Choosing a Costume
This is a re-tooled, condensed version of
what used to be three other articles on this site. Enjoy.
Knowing who or what you are going to be is the starting point.
history. Who have you gone as in past years?
Knowing what you've done in the past will give you clues as to what
you're most comfortable with. That said, you shouldn't be a slave
to a pattern you've established.
interests. What are your favorite movies? What
characters do you find you identify with? My interests tend to be
things like comic books and sci-fi movies, so the characters are
usually colorful or at least outlandish enough that they leave few
guessing who we're supposed to be.
a character. I like to literally be a character for a
night. I don't do any sort of method acting; I just like to be
able to revert to another identity, quote lines from a movie, do a
voice, strike a pose, whatever. I don't like "joke"
costumes like the plug and the socket. Yeah, I get it. But
then what? Say I'm the plug, what do I do? "Look, I'm
a plug! Bzzzzz!"
recognizable. While you might enjoy dressing up as your
favorite character, you need to choose something mainstream enough be
be recognized immediately. That is, if you want other people to
enjoy it as well. Otherwise you could just as easily dress up and
look at yourself in the mirror. If you're going as a "joke" based
around a one-liner (e.g., a guy on Oak Lawn went as a $3 bill as in
"queer as..."), it needs to tell itself visually. Don't leave
timely. This is a corollary to being recognizable, but
costumes fall in and out of fashion. If you do a movie character
a couple years after it has peaked, you look like you were at a loss
for an idea. (On the other hand, you also don't want to go with
the most popular costume and be one of a hundred Heath Ledger Jokers on
the street in 2008.)
The look will fall apart if you don't pay attention to the
You will compromise the validity of the costume if you start
the "close enough" game.
look. Think about it like this: You're casting
yourself in a role. You have to look the part, and certain
costumes just won't work with your body and/or hair without serious
alterations to it or you. Which characters do you resemble?
There are limitations in time, money, and/expertise in many of the most
ambitious costume ideas. These can be overcome if you are
industrious enough to get an early start.
lead time. Some costumes are going to require
experimentation, and you have to budget failed attempts into your
timeline if you expect to be ready in time for Halloween
festivities. If a costume requires some engineering, you're going
to have to dedicate some time to finding solutions.
conscious of your budget. Again, this gets at whether or
not you are willing to invest in exotic new materials and can afford to
experiment. Additionally, you may not be able to find that print
you're after without having to order it or fabricate it by customizing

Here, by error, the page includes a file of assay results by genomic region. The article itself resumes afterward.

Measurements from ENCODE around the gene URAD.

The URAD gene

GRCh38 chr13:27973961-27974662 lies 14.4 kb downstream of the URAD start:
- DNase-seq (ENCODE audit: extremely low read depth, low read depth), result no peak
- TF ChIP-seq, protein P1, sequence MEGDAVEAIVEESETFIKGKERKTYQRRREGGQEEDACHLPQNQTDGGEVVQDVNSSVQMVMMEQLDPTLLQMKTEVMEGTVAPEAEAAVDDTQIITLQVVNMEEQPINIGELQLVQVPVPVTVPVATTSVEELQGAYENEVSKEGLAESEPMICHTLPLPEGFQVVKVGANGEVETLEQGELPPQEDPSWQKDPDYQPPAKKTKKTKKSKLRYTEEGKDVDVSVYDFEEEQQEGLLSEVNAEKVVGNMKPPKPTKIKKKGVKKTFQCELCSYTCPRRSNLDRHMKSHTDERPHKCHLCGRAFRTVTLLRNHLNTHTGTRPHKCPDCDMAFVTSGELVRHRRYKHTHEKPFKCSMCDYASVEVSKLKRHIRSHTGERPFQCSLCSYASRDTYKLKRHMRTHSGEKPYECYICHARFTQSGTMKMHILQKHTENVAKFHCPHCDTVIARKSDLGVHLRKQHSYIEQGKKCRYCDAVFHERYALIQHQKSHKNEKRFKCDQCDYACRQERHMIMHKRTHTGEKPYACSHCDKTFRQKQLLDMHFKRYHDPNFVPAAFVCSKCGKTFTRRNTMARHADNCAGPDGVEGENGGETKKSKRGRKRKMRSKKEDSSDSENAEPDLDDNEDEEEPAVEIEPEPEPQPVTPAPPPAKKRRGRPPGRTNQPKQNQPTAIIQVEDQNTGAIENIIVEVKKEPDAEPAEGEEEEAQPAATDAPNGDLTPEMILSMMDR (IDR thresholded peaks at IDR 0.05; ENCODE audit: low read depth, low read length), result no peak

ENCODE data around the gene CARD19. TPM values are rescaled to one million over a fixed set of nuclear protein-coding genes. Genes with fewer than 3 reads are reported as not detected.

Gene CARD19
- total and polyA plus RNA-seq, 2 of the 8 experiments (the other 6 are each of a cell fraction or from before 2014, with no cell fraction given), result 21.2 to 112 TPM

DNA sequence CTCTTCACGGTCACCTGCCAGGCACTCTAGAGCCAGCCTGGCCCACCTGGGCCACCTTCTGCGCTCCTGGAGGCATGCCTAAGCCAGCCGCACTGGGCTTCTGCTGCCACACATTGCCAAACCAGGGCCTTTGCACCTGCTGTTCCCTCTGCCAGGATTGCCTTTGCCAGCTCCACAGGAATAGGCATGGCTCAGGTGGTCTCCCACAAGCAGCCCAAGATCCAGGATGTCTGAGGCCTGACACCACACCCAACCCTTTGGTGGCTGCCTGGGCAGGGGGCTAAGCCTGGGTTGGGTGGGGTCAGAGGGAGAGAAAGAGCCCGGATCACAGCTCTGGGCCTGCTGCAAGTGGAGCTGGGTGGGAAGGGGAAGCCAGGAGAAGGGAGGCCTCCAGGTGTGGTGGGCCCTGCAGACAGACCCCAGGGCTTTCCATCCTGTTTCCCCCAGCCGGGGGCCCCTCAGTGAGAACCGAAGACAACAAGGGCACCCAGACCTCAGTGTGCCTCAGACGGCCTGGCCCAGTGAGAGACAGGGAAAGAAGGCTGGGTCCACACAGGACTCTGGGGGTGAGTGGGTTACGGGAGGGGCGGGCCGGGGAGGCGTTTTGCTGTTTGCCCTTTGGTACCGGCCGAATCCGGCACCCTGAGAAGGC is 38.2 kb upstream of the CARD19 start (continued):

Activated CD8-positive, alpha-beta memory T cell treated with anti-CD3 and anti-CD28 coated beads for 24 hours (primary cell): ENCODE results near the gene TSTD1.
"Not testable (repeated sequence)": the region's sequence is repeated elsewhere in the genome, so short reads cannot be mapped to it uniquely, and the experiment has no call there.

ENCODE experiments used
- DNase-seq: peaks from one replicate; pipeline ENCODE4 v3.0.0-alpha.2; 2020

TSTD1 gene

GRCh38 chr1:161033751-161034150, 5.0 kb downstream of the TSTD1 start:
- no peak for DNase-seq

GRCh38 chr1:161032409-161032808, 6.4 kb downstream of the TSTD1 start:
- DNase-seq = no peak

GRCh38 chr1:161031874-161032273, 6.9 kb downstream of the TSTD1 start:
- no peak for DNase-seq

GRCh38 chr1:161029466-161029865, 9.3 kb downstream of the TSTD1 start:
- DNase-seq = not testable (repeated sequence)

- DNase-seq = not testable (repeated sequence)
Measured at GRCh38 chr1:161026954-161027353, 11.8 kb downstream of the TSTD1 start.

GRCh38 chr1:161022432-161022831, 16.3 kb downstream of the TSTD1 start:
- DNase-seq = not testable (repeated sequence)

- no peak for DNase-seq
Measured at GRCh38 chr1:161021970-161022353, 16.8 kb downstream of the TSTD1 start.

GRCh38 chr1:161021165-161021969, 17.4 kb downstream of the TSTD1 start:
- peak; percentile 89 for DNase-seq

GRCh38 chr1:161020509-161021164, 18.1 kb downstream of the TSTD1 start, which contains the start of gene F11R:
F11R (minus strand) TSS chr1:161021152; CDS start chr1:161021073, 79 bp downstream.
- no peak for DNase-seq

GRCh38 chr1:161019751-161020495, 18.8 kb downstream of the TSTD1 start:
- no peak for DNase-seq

afraid to try something new. You may find yourself
delving into new techniques (e.g., makeup, prosthetics, metallurgy,
leather-working, electronics, etc.) in order to achieve a desired
look. For example, we didn't know how to use fiberglass before we
tried it on a costume. I had never done anything with el-wire
before we built lightsabers. But we had an end in mind and sought
out the means to realize it.
Knowing how to a look work with more than one person requires
understanding the dynamics of the costumes.
or couple options. Making
a costume be part of something
larger is a good way to create an even bigger impression.
pair/group. It isn't cool if you do a couple's
costume and only one of you shines. Both costumes should
compliment the other, thus reinforcing the look you're going for.
If you're going as a group, no one should be the "star" and leave the
others in their shadow.
without others. Conversely, if your group might not
have a member for an occasion, the costumes should still hold
together. For example, once our baby Stan arrived, we brought him
with us to most Halloween things, but sometimes (e.g., Oak Lawn) we
leave him with a sitter. We could still be the Wild Things without Max or Popeye and Olive Oyl without
Swee'Pea. If the costume didn't work without him, it wouldn't be
much good to us at an adult event.
A costume is worthless for any Halloween celebration if you can't stand
wearing it. Consider the following...
irritating. I don't like anything on my face.
Experience has shown me that I can't stand certain kinds of face-paint
or masks (more about that below), and so we avoid costumes that require
without masks. Masks are hot, and they don't allow facial
expressions. No one knows who you are with one on, only who
you're dressed up as, and those are two separate things. I have
nothing against make-up and/or wigs, however, so long as anything I put
on is durable enough to last through the night without me having to
sacrifice my activity level.
props home. A sword (or lightsaber) is cool, but
you need to have at least one hand free. You know, for holding
the camera or your bag of candy. If you have to have something to
complete your costume, don't let it tie up your hands. Have a
hilt or a holster or some alternative to shift it to.
the accessories. Props are bad enough, but take care
when choosing/designing a costume that you aren't stuck with something
requiring, say, elaborate headgear or giant wings. Anything that
obscures your view or is constantly getting bumped into simply won't
survive the night, and you won't enjoy yourself.
the right shoes. In most cases, you can still create a
good look without wearing uncomfortable shoes. If you're going to
be out on the town all night, you don't want to wear anything that
results in blisters.
weather-appropriate. You want something versatile enough
that you can avoid being too hot or too cold, depending on the
conditions on whatever day(s)/evening(s) you're going out.